Beacon Economics

Based on the Fed’s track record of incomprehensible policy changes, investors should try to ignore ridiculous market head fakes.

Christopher Thornberg, PhD

Christopher Thornberg, PhD

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For all the sophistication of modern asset markets, at their core, they are still just Keynesian beauty contests. Keynes’s metaphor for the markets derived from a special type of beauty contest where the judges don’t pick who they think is most attractive, but who they think will be most attractive to all the other judges. His intuition is that traders are mainly trying to anticipate what the average trader thinks the average trader thinks is about to happen. Such nested logic can generate wild volatility in the market’s response to the silliest peices of news. This has been proven yet again in the waning days of 2023 with a big jump in equity and bond prices, all because of the odd notion that there has been a sharp pivot in Federal Reserve policy. The market now anticipates that the Fed will lower interest rates multiple times next year.

It is amazing to think that billions of dollars of asset value were generated because of this leap of faith. The problem is it is very hard to see any sign of this pivot in the Fed’s actual FOMC release. It starts by noting that “growth of economic activity has slowed from its strong pace in the third quarter,” a point that is completely obvious given that the nation is unlikely to repeat last quarter’s 5% pace. Beyond that, they make it crystal clear that their primary worry remains inflation. They are holding rates steady and more significantly (from our perspective) will continue quantitative tightening at its current pace ($90 billion per month). This has been the primary driver of the sharp slowing of bank lending in 2023, and a contributing factor to the upward tick in long run rates.

So why do markets think the Fed has pivoted? As it turns out, the idea comes from the Fed board’s semi-official economic forecast, which now accompanies their official FOMC statement. The median forecast from the various board members says that real GDP growth will slow from 2.8% this year to 1.4% in 2024. They are also anticipating a decline in the Federal Funds rate from 5.4% to 4.6%, presumably FOMC actions that would be taken in response to weakening growth trends. That’s it. The source of all the breathless news about next year’s supposed pivot and big movement in prices is one throwaway number in an add-on report. 1

So, before we pop the champagne and toast our good fortune, let’s consider the accuracy of the Fed’s informal forecast. Last December, the Fed’s economic outlook suggested real growth in 2023 would be 0.5% per quarter. The current (actual) trend is nearly 3%. In 2021, their prediction for growth in 2022 was 4% and growth turned out to be 0.6%.5 They also anticipated inflation to run just 2.6% that year—because they told us the surge in inflation was strictly transitory. I could continue, but I think the point is made—these forecasts have been wildly off base. If the Fed says “up” you better count on down.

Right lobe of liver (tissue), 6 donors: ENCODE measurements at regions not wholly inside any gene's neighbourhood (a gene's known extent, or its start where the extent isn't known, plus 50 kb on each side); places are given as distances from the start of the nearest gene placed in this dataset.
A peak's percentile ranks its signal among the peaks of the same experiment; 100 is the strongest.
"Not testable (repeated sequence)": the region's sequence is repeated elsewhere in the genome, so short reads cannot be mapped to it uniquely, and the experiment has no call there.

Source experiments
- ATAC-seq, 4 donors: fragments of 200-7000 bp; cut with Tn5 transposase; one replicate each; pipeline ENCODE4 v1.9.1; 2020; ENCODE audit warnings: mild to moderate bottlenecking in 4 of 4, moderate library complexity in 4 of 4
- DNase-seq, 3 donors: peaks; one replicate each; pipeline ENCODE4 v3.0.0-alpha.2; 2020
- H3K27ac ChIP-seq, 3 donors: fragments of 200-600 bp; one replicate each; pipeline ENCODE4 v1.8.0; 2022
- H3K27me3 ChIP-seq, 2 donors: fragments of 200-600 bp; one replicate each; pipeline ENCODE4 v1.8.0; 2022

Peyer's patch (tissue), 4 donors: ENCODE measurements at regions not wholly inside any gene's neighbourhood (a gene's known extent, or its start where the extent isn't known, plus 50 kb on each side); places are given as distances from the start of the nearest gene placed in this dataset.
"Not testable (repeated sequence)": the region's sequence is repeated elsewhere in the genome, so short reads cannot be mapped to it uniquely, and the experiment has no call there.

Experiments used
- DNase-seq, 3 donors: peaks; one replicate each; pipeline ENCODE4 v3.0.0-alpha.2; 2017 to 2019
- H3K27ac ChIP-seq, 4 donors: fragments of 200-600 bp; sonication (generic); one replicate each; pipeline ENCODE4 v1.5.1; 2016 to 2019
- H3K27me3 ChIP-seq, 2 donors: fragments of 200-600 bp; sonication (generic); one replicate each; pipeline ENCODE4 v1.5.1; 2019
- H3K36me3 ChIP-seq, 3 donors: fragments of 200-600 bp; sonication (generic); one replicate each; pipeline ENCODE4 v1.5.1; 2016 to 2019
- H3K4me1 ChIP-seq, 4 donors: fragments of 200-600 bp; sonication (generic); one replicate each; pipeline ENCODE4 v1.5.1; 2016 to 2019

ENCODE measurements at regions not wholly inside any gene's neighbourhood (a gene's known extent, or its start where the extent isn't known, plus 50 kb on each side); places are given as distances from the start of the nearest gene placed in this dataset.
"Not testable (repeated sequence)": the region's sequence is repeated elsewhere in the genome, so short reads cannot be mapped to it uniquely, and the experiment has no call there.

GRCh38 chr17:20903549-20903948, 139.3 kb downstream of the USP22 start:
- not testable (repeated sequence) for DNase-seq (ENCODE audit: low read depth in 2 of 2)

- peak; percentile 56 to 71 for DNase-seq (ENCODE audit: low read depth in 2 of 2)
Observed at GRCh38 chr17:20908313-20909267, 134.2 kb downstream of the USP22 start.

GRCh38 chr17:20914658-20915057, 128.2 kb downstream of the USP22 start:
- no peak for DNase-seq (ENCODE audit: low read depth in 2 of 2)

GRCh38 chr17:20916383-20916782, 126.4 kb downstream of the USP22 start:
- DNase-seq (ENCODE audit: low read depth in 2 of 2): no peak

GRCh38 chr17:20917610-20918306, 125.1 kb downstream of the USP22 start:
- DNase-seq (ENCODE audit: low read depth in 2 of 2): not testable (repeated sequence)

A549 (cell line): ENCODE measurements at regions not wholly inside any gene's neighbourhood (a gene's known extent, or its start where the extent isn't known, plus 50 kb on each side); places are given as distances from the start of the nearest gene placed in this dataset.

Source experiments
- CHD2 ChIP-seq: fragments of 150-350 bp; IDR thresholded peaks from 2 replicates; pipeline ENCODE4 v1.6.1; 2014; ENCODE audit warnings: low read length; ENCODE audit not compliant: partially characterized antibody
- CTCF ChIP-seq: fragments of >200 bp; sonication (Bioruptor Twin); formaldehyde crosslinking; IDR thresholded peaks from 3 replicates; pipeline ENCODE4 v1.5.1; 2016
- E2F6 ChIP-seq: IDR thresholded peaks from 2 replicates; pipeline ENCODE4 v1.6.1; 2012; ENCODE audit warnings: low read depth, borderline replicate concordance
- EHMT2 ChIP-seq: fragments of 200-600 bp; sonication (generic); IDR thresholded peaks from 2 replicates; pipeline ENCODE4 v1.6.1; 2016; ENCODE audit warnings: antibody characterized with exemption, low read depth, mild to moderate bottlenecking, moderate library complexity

On this basis, we can dismiss the pivot call out of hand. But of course the Fed is not the only pessimistic outlook for 2024. The Wall Street Journal’s Economic Forecasting Survey (which Beacon Economics contributes to) currently suggests that there is a 50% chance of a recession occurring in the next 12 months. But then again, in October 2022, this same survey suggested a 60% chance of a recession in 2023, with a full one-third of the contributing economists saying the odds were greater than 3 in 4. Not only did that phantom downturn fail to materialize this year, the U.S. economy looks significantly stronger today than it did when then forecasters started making these predictions.

As such, Beacon Economics’ outlook is not changing much. We are pessimistic about rates because of our optimism about the U.S. consumer. Consumer strength means higher prices, and this, in turn, means the Fed will not pivot. We anticipate 2024 to be a year in which credit markets remain tight, interest rates stay higher than current predictions, and the economy keeps on growing (albeit at a slower pace than in 2023); bad news for all the people hoping for bad news.

Still, there is one other issue to keep in mind and that is the Fed’s recent track record of making economically incomprehensible changes in policy. Their record implies that there is a positive probability the Fed might indeed cut rates next year, despite a growing economy and hotter than anticipated inflation rates. But that probability is much lower than what is being built into the current leap in asset prices. Investors should, as best they can, try to ignore these ridiculous market head fakes.

Finally, all of this shouldn’t suggest that everything is fine with the U.S. economy. The nation still has to grapple with the Federal deficit, asset prices remain highly overvalued, and credit markets remain very tight. All of these things will become important economic issues at some point, but we don’t see them becoming toxic enough over the next two years to sink the expansion. Worst of all, our political leaders (including Jerome Powel and the FOMC) seem to inhabit a world very different than the one evidenced in the data. The dominant political narratives and policy priorities remain deeply flawed.

(1) Since Ben Bernake was the Federal Reserve Chairperson, members of the FOMC board each provide their own forecast for inflation, real growth, the unemployment rate, and the Federal Funds rate. With each FOMC policy release, they release a table that shows the median result of these forecasts. This is different than the official Federal Reserve forecast.


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